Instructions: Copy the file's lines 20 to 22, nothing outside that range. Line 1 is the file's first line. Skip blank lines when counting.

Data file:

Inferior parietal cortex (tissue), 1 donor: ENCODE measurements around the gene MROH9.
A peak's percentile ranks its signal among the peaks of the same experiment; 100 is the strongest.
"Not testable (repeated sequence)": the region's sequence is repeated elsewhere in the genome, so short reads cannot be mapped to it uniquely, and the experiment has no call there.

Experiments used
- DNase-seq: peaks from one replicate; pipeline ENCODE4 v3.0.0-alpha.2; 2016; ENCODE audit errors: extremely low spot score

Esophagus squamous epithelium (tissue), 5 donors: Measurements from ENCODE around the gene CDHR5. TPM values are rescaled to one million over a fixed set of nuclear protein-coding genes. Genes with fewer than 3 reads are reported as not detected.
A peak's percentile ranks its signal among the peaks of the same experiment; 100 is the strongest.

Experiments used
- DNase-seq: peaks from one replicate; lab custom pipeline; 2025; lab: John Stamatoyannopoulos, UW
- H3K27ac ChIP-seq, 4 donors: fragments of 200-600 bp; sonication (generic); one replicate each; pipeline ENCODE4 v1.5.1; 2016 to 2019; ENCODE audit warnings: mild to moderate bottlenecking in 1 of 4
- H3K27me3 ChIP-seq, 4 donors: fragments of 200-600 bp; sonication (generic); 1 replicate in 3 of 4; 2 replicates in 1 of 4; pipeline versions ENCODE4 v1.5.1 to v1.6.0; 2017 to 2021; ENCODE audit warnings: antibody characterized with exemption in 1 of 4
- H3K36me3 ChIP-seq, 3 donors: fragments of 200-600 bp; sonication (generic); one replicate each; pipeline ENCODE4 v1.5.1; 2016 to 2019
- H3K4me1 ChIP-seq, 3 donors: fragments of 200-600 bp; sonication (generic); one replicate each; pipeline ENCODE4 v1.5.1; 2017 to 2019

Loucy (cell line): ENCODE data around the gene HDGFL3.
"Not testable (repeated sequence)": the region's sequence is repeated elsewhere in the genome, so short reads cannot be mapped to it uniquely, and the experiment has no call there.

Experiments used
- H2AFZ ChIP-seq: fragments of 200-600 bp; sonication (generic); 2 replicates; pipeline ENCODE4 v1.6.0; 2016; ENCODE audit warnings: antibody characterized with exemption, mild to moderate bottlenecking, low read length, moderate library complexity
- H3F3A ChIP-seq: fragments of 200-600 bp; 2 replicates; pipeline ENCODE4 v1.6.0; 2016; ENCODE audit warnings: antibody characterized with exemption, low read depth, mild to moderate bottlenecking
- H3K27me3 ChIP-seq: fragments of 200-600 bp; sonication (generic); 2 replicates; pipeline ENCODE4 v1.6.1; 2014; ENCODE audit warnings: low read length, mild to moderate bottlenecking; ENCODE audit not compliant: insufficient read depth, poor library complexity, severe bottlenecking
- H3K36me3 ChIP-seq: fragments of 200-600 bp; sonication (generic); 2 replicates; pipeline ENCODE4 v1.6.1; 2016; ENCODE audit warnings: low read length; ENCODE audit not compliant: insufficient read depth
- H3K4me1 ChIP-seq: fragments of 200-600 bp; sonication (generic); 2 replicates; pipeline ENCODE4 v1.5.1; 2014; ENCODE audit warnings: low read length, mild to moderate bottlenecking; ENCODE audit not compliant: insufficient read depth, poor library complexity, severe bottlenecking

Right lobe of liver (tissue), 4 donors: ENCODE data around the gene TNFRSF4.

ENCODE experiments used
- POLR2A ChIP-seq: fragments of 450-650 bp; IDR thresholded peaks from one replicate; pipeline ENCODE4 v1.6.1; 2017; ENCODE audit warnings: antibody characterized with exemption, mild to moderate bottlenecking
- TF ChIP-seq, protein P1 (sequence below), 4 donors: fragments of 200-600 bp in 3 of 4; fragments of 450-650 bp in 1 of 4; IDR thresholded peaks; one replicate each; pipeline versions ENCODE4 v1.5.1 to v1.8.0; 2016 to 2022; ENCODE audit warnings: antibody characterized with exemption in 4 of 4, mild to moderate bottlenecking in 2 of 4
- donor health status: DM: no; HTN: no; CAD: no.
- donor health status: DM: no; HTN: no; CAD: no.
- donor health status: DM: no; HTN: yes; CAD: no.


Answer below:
- H3K36me3 ChIP-seq: fragments of 200-600 bp; sonication (generic); 2 replicates; pipeline ENCODE4 v1.6.1; 2016; ENCODE audit warnings: low read length; ENCODE audit not compliant: insufficient read depth
- H3K4me1 ChIP-seq: fragments of 200-600 bp; sonication (generic); 2 replicates; pipeline ENCODE4 v1.5.1; 2014; ENCODE audit warnings: low read length, mild to moderate bottlenecking; ENCODE audit not compliant: insufficient read depth, poor library complexity, severe bottlenecking

Right lobe of liver (tissue), 4 donors: ENCODE data around the gene TNFRSF4.